Need to Make Cookies?

Healthy, healthier and healthiest options

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By Lisa Browdy

Health Blogger

Christmas is not my holiday, so I can't explain the religious significance of baking dozens and dozens of cookies in December. I do know, however, that the trick of enjoying your holiday treats is to do so in moderation, and make them a little healthier when possible. So here are three recipes, which you can file under Healthy, Healthier and Healthiest:


Today I went to a holiday party for the Health Coaches of Chicago and decided to bring the one kind of cookie that goes well with wine: Tuscan Rosemary and Pine Nut Bars.  It's from my favorite dessert cookbook, Short and Sweet by Melanie Barnard. It is heavy on the butter, but very light on sugar, and if you substitute white whole wheat flour (I got mine at Trader Joe's) for the all-purpose flour in the recipe, you will add a little protein and fiber to the party without any sacrifice in taste.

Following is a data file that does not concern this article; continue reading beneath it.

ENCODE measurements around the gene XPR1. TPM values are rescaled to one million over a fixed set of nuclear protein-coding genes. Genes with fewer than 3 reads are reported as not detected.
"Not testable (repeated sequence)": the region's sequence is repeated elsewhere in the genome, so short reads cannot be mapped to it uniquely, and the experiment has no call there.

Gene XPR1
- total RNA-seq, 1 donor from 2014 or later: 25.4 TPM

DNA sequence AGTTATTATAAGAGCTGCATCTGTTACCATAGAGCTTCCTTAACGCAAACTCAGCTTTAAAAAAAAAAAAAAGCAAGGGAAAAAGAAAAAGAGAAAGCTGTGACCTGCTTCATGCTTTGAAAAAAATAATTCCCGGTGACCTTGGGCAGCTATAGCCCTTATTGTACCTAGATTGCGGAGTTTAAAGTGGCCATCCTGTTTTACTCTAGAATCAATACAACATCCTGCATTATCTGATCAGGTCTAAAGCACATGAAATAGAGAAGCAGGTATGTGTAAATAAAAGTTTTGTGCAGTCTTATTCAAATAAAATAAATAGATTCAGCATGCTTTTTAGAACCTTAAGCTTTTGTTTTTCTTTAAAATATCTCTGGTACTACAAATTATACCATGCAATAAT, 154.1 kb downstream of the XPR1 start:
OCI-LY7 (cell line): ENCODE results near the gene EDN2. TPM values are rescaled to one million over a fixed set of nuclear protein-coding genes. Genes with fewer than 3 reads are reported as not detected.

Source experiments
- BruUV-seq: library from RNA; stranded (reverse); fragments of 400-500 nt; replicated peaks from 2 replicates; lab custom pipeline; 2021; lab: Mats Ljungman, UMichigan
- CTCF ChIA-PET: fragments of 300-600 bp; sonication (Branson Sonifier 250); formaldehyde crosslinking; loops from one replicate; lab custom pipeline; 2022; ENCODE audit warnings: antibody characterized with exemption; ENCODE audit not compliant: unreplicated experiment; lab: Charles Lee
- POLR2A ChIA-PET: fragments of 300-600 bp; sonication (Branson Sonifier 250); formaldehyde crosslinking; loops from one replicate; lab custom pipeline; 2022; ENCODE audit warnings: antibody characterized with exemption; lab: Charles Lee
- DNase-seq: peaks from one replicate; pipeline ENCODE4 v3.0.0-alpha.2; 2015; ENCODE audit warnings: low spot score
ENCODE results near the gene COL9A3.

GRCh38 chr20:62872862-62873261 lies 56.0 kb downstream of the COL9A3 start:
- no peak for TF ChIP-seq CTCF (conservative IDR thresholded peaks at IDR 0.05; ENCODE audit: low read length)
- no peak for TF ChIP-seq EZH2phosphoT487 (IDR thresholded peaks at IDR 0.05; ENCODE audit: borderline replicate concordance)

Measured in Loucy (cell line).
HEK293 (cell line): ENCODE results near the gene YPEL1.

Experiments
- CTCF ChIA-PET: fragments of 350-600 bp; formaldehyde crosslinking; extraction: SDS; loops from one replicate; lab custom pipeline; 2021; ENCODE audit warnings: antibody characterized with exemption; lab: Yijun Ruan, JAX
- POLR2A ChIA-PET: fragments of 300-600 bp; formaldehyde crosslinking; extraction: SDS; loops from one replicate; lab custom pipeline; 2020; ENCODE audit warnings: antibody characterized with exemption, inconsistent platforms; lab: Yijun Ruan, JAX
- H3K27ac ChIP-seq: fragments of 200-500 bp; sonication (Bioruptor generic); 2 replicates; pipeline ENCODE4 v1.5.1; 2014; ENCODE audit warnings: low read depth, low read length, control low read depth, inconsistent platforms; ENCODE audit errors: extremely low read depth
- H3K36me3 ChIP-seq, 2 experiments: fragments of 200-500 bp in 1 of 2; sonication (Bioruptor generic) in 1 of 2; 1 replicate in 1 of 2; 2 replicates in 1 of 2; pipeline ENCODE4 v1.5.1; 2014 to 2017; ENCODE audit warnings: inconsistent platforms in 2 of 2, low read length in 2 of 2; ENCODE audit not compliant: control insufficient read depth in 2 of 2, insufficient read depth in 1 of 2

Who can resist a good chocolate chip cookie? Certainly not I. So when the Tribune food section came out with this recipe for Healthier Chocolate Chip Cookies, I had to try it out. The secret ingredient, tahini (a sesame seed paste available in any grocery store), not only replaces half the butter, it also adds a great nutty flavor. It is a little more labor intensive than the usual kind, but really yummy. I would cut the chocolate chips down from a full cup to ¾ cup, since they didn't all fit in the dough.


Cocoa-Oat Truffles, a recipe from Whole Foods' "Health Starts Here" series, is just about the healthiest cookie you can make. Seriously. No wheat, dairy, butter or sugar. Rolled in cocoa powder, it resembles a "real" truffle, but it has an entirely different taste and texture. Don't expect chocolatey goodness, but they are quite tasty. Their sweetness comes from dates, and their richness from almond butter and ground oats.

Do you have any healthy cookie recipes to share?

Email: Twitter: LisaBrowdy

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